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Discussion Starter #1 (Edited)
Ok for the Sailors on here, this came from Navy Times. I agree with a lot of it. in my 15 years I've seen a lot of changes, the most recent are the ones that sting the worst. I'm glad I got Shell backed in 99 and went thru Chiefs transition/initiation/induction in 2010.


An obituary for Navy Tradition (USN, retired) — 1775-2013:
In a press release from Washington D.C., the Navy Department announced the death of Navy Tradition today after a long illness.
Navy Tradition was born into a world of turmoil and revolution in 1775. Starting with nothing as a child, Navy Tradition evolved to become an essential part of the most powerful Navy the world had ever seen. He was present when James Lawrence ordered “Don’t give up the ship” as he lay mortally wounded on the deck of the Chesapeake. He witnessed cannon balls bouncing off the copper-shielded sides of the USS Constitution, “Old Ironsides.”
He fought pirates off the Barbary Coast and suffered with his shipmates on the battleship Arizona during the attack at Pearl Harbor. He fought his way across the Pacific with Nimitz and saw MacArthur fulfill his promise to return to the Philippines. Navy Tradition was there when sailors fought bravely to save the frigate Stark after it was hit by a cruise missile and witnessed the launch of Tomahawk missiles from the battleship Missouri at the outset of Desert Storm.
Through all the strife, good times and bad, Navy Tradition was there to support his shipmates and give a balance to the misery that sometimes accompanied a life at sea. Be the nation at peace or at war, Navy Tradition made sure that we always remembered we were sailors.
He made sure that promotions were celebrated with an appropriate “wetting down”; crows, dolphins and wings were tacked on as a sign of respect from those already so celebrated; chiefs were promoted in solemn ceremony after being “initiated” by their fellow brethren; and only those worthy were allowed to earn the title “shellback.”
But in his later years, Navy Tradition was unable to fight the cancer of political correctness. He tired as his beloved Navy went from providing rations of rum to its sailors to conducting Breathalyzer tests on the brow. He weakened as he saw “Going into harm’s way” turn into “Cover your backside,” and as “Wooden ships and iron men” morphed into “U.S. Navy, Inc.”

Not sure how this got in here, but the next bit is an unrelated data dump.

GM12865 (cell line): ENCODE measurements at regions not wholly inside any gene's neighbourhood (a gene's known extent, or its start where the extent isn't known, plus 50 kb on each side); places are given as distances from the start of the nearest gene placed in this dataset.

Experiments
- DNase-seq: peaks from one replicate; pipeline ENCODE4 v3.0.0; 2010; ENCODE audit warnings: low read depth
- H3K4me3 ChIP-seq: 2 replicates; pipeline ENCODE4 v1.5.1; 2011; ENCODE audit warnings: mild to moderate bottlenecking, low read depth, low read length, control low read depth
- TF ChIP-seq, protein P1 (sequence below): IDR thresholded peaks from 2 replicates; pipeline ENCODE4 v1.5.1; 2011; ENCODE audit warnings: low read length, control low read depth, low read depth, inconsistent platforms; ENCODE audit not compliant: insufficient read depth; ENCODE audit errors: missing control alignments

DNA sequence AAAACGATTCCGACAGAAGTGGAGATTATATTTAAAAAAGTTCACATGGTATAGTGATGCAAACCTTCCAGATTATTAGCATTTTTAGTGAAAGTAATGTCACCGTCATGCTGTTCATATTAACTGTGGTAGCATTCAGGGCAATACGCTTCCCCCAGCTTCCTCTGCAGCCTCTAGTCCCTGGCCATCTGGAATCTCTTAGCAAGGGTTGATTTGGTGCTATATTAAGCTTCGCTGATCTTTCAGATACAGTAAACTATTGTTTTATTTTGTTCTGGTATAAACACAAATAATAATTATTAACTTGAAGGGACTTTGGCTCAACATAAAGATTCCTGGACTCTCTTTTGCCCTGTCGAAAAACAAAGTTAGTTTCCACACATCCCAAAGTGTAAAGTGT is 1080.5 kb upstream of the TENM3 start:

A lifelong friend of Navy Tradition recalled a crossing-the-equator ceremony during World War II: “ I had to eat a cherry out of the belly button of the fattest sailor on the ship. It was disgusting. But for that few minutes, it took our minds off the war and to this day it is one of my greatest memories.”
In lieu of flowers, the family of Navy Tradition has asked that all sailors who have earned their shellback and drunk their dolphins; who remember sore arms from where their crows were tacked on and were sent on a search for “relative bearing grease” or a length of “water line”; who’ve been through chiefs’ initiation or answered ship’s call in a bar fight in some exotic port of call, to raise a toast one more time and remember Navy Tradition in his youth and grandeur.
Fair winds and following seas, Shipmate. You will be missed.
 

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Thanks Chief, I went in 1960 retired 1980 E-7 Diver. Went through it all and then some. shellback in 1965 Ass beating with a firehose and through the Garbage shoot. Laughed all the way through it. Chiefs initiation was a breeze and really fun after the equator crossing. Never see that stuff happening today and I can see why. It's technology hell you have to have a High School degree to even enter into Navy now. I dropped out of after 8th grade and went in at 17 years old.
 

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Navy Obituary

Good post. I only went through one of the sacred ceremonies, the CPO initiation and I will ever forget it. I don't think they allow them anymore, at least not the way we did.
Joined '59, retired '87. I look at today's Navy and am thankful every day that I am no longer in, as much as I loved it.
I go to the Navy Hospital and I don't know if the personnel are Navy, Marines, Air force or Army, due to all the different uniforms they have. I went to PSD for ID card renewal for the wife, and there was not ONE military personnel attached to the command! They have a CEO, CFO and all the other civilian titles. Me, being a Personnelman (now I think it's Personnel Specialist or something), couldn't believe it.
Of course, that's just a couple of changes since I retired.
Again, it's not the NAVY anymore.
 

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Ok for the Sailors on here, this came from Navy Times. I agree with a lot of it. in my 15 years I've seen a lot of changes, the most recent are the ones that sting the worst. I'm glad I got Shell backed in 99 .

what ship were you on for shell back. i went through in 1999 as well. It was pretty tame aboard Carl Vinson. We also dipped South of the equator on that cruise.